I don't know why you wrote that @me, because I just made a sarky comment, I really didn't express any opinion on Cuil's approach. :)
If I *were* to, though, it'd go something like this:
as noted by other posters above, Cuil's competition is Google, and Google is famous for the perks it offers its staff. Given that Cuil and Google are competing for the same people and Google has lots of in-built advantages - being the 800lb gorilla - Cuil is not going to get very far in hiring the best people if it tries to run itself like a 1990s 8-6 cubicle prison. So offering generous perks really isn't as nuts or as irresponsible as it sounds, if you think about Cuil's position.
On specific issues - muffins and strawberries really don't cost a lot. Especially if you provide them for a long time. If you put a cubicle jail worker down in a muffins and strawberries environment, maybe for the first week, he'll eat twenty muffins a day and shovel a bushel of strawberries into his briefcase. This is the 'office donut' mentality - they don't show up very often so you grab as many as you can, and hang the slow and the weak. But once they know the muffins and strawberries are going to be there *every day*, most people really aren't going to eat a lot of them. Just a sensible amount - one a day, maybe. As someone above pointed out, if you do the math on a muffin a day for each employee, it really doesn't come out to much money.
As for flexitime - the devil is in the detail, and there's no detail in this article. But it's not inherently a stupid idea. For certain types of staff, it absolutely makes sense to simply give them tasks to do and let them figure out how to do them.
I work from home, and have no fixed hours at all. But I know what I do, and my bosses know what I do. All they care about is that what I do gets done. They don't give a stuff if I do it at 10 a.m. or 11 p.m. So if a friend asks me to go out for lunch, or if I want to get up in the middle of the day and go play a game of tennis or just buy some milk or sod off down the arcade for a couple of hours - I can. I can tell you this definitely makes me a damn sight happier than working fixed hours in an office, and it costs my employer exactly nothing, and all my work still gets done. So in this case, is flexitime a good idea? Bet your ass it is.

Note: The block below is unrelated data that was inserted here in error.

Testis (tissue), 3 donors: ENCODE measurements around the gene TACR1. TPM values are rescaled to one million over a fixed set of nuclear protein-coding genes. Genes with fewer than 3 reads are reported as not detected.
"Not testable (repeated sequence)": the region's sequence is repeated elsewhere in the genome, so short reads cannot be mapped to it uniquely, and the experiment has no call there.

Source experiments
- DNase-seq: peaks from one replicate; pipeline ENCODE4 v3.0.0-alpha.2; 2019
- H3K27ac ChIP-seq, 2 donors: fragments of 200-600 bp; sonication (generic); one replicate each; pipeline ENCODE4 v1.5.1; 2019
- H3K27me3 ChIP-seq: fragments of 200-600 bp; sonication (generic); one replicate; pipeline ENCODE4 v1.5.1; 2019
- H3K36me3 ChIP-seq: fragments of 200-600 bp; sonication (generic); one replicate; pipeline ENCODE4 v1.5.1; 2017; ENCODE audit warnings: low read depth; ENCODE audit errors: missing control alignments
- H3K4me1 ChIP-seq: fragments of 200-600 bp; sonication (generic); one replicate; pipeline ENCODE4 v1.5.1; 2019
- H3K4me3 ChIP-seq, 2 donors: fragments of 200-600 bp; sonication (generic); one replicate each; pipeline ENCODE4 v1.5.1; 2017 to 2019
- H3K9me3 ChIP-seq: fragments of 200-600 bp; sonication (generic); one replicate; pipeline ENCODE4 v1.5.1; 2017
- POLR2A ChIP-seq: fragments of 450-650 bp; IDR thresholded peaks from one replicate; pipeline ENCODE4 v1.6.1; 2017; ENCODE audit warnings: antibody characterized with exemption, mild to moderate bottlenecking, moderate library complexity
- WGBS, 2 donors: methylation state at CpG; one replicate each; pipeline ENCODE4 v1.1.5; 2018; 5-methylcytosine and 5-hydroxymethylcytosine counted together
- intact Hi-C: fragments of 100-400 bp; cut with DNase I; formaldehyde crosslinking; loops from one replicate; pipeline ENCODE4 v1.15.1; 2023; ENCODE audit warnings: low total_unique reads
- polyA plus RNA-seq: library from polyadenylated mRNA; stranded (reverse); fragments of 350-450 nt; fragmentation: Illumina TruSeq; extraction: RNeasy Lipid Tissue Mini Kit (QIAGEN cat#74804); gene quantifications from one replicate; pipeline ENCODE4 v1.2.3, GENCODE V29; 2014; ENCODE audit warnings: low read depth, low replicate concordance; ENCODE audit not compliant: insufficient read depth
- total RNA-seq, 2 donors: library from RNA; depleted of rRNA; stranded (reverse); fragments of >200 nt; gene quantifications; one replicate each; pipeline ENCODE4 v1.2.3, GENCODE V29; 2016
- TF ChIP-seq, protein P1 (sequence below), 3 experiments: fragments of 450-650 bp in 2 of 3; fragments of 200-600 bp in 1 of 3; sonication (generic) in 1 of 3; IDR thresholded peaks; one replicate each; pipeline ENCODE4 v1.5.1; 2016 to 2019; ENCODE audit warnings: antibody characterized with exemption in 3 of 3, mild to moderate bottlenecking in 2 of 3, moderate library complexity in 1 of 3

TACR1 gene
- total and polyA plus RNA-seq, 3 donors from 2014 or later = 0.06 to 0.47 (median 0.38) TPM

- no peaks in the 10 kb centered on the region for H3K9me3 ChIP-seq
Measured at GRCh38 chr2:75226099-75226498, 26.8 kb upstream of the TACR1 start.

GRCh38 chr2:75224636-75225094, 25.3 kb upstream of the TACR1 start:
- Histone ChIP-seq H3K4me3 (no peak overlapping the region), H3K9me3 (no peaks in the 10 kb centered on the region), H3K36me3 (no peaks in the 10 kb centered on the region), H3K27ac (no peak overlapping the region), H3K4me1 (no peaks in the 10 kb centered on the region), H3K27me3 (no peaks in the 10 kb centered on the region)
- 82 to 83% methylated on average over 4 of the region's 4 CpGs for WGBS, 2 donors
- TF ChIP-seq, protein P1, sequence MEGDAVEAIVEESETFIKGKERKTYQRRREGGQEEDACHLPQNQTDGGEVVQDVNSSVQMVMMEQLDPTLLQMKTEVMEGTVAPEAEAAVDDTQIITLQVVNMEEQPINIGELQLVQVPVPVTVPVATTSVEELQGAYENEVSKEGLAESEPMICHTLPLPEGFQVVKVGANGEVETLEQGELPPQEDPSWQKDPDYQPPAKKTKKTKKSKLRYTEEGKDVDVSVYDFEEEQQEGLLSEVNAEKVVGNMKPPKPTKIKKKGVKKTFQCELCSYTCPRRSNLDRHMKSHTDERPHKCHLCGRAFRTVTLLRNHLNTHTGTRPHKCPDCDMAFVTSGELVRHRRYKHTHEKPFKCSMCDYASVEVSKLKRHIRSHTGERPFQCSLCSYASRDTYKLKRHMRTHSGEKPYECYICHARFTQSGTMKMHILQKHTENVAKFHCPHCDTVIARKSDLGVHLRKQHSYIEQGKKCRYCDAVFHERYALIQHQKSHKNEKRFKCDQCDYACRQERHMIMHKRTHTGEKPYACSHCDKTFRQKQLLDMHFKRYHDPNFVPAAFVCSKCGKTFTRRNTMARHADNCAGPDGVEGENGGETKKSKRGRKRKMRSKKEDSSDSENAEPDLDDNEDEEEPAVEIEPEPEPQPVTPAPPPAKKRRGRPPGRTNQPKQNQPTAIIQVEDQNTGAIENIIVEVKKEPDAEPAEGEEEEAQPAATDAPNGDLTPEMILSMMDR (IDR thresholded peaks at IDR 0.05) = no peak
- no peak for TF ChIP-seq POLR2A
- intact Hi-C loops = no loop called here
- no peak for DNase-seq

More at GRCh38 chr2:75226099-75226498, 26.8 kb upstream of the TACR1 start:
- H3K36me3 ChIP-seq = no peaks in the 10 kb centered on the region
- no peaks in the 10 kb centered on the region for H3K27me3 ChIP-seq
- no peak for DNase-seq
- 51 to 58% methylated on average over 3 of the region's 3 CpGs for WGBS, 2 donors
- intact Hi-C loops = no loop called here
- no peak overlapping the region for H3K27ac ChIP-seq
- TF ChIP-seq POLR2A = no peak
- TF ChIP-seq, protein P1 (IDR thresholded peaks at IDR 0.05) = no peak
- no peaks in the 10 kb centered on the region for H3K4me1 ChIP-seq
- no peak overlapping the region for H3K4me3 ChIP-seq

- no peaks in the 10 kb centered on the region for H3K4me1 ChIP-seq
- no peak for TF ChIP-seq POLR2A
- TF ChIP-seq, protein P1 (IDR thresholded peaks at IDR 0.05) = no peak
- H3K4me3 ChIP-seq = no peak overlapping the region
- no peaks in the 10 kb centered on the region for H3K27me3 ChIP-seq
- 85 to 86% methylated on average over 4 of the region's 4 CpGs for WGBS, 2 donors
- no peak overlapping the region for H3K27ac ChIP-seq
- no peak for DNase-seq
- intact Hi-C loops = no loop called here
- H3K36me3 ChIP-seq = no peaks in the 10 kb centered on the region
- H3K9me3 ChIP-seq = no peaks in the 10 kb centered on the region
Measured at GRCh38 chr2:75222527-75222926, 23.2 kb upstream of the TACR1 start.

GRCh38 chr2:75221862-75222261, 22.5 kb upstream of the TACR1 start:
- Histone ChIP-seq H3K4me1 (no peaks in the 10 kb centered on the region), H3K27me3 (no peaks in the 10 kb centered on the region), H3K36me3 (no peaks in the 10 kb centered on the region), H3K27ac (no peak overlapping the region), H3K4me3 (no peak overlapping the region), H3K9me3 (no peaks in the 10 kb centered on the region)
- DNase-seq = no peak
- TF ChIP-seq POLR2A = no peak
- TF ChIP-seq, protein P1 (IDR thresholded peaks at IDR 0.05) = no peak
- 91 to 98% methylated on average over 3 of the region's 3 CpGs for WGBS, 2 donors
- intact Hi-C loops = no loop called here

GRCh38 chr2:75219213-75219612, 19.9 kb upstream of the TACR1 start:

I'd say it works well for anyone in a similar situation to me: they're goal driven and the goals are not time-sensitive in terms of exactly when they happen. So one large group for whom flexitime would make a bundle of sense? Software engineers. If I were running a startup, I wouldn't have any coders on the clock at all, nor would I care whether they were working in the office, at home, in a coffee shop on the other side of the city, or in Waikiki. As long as the code I told them to write got written by the time I wanted it written, they've done their job.
Now, I'm betting a lot of Cuil's staff at this point in time are - you guessed it - software engineers. So I would see absolutely no problem in having them on (very) flexitime. In fact I'd say it would be a very smart move.
Obviously this doesn't work for everyone. You would have trouble putting your accounting department on flexitime, for instance, because the banks aren't open at 10 p.m. But as I said, there's no detail in the article, so it's a bit tough to condemn the policy on that kind of grounds. It's entirely possible it's a very sensible policy applied to the right employees, in which case it's a very good point for Cuil's management, not a bad one.
The personal trainer and gym membership thing is frankly a bit OTT, and I wouldn't be surprised to see it fall by the wayside soon. But it makes a neat eye-catcher when you're trying to hire talent away from Google (see above), which I suspect is its purpose.
Paris, cos I've heard she's on flexitime too...